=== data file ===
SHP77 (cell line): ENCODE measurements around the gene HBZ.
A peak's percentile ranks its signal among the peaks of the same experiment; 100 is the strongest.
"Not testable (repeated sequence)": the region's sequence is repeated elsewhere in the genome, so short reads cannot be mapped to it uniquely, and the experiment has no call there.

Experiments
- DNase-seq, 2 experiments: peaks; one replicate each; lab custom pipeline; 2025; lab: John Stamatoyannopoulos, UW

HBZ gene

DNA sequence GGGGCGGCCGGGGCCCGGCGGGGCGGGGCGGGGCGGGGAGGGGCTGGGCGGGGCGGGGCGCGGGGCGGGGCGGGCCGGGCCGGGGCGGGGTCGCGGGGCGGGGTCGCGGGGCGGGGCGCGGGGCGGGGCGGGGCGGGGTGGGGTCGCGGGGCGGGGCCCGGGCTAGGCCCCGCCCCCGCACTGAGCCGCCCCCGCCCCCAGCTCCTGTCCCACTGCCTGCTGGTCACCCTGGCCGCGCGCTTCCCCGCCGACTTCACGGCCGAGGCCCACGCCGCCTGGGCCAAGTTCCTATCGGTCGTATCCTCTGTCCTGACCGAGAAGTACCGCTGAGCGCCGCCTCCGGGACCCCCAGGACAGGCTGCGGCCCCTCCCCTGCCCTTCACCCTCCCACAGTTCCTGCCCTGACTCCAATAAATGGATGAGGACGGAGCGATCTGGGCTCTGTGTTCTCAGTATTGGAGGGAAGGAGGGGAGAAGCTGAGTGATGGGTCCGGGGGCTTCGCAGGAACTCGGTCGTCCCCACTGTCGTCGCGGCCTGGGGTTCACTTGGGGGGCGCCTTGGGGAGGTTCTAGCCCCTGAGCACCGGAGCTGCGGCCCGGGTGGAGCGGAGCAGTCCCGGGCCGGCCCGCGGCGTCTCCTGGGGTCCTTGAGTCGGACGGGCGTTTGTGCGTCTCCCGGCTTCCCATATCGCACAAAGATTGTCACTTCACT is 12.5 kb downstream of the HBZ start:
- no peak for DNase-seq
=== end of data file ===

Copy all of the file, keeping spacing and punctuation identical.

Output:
SHP77 (cell line): ENCODE measurements around the gene HBZ.
A peak's percentile ranks its signal among the peaks of the same experiment; 100 is the strongest.
"Not testable (repeated sequence)": the region's sequence is repeated elsewhere in the genome, so short reads cannot be mapped to it uniquely, and the experiment has no call there.

Experiments
- DNase-seq, 2 experiments: peaks; one replicate each; lab custom pipeline; 2025; lab: John Stamatoyannopoulos, UW

HBZ gene

DNA sequence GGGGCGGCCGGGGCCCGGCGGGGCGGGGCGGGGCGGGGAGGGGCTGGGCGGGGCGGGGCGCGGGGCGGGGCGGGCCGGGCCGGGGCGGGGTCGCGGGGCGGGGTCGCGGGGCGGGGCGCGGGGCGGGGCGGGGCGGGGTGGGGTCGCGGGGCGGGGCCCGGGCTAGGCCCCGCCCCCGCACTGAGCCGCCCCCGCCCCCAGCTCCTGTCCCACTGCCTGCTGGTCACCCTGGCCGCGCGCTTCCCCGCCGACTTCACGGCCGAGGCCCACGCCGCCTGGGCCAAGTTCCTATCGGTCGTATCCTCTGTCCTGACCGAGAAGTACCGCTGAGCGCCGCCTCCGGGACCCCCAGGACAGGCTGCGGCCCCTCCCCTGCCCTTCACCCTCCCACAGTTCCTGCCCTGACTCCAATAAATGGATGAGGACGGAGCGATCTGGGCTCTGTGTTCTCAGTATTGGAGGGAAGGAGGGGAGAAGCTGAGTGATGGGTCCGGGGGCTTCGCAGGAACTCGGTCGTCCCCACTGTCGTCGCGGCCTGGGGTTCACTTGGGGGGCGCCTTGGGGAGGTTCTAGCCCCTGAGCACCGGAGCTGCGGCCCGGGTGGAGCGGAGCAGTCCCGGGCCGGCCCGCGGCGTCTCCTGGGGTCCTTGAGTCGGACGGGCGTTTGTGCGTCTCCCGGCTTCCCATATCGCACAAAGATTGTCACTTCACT is 12.5 kb downstream of the HBZ start:
- no peak for DNase-seq